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Will LMA, WORC Persist in Opposing Majority? PDF Print E-mail
Written by Steve Dittmer   
Tuesday, 24 May 2005
AFF Sentinel Vol.2, #24

News Conference Shows LMA Still May Not Understand Situation

It will be necessary to fully digest the Supreme Court's opinion on the beef checkoff case, plus the four accompanying individual opinions, to fully understand where the issue goes from here.

But listening to the CBB-NCBA news conference and the LMA news conference, one thing is clear. LMA does not understand - or at least does not accept - the concept of majority rule. They do not accept that the checkoff was designed to meet the wishes of the majority of cattlemen - within the constraints of the law. And encouraged by their litigators, they will be examining the opinions of the dissenting justices for any opening to further battle American cattlemen and boost the profits of the legal profession.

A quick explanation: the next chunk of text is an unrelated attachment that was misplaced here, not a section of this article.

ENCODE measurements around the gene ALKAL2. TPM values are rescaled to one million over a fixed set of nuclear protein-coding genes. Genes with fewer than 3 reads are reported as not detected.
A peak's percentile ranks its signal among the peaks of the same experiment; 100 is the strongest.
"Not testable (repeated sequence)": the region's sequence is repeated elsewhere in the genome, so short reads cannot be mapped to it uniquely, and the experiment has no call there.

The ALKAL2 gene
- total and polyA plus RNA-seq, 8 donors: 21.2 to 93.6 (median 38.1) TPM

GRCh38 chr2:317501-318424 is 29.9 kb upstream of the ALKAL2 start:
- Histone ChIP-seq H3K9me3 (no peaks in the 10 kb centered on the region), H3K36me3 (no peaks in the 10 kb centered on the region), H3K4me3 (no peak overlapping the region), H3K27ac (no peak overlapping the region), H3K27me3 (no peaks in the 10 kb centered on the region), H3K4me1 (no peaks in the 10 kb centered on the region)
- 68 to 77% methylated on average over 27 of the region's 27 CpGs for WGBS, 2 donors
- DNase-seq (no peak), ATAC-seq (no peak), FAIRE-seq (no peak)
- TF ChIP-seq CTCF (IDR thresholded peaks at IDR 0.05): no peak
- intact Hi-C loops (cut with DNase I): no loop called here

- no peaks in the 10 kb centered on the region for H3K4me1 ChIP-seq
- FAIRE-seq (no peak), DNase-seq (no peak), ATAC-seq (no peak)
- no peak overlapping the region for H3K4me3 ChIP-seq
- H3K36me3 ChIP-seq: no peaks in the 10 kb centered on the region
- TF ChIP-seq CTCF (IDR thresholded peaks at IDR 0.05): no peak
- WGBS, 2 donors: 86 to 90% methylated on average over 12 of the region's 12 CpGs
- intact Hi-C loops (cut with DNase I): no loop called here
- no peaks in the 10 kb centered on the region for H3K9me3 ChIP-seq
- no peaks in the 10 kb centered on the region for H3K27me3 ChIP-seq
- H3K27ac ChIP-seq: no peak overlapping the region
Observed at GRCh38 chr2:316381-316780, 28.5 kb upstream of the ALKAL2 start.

As they had promised to do before the decision was announced, LMA held their news conference and expressed their disappointment at the outcome of their lawsuit. Their Washington attorney and the now- infamous constitutional expert and Harvard law professor Laurence Tribe and the Western Organization for Resource Councils (WORC) representative Mabel Dobbs all made comments. The LMA made it plain their board and legal team will have to discuss what, if anything, is next. But no one should question whether there is any fire there or not.

The only heated comments during the news conference were engendered by your humble reporter. I simply asked why, given that every survey ever conducted has shown that not just a majority but a large majority (73 percent most recently) support the checkoff in its current form, does LMA focus so much on the minority who might disagree with the program? The question provoked a fast and heated reply from John McBride, LMA director of information. Those surveys were all taken when the [CBB] was illegally influencing producers not to sign petitions, he said. We don't believe they ever wanted to see a vote. They resisted our compromise. We offered to close our case in exchange for an immediate vote on the checkoff and subsequent periodic referendums.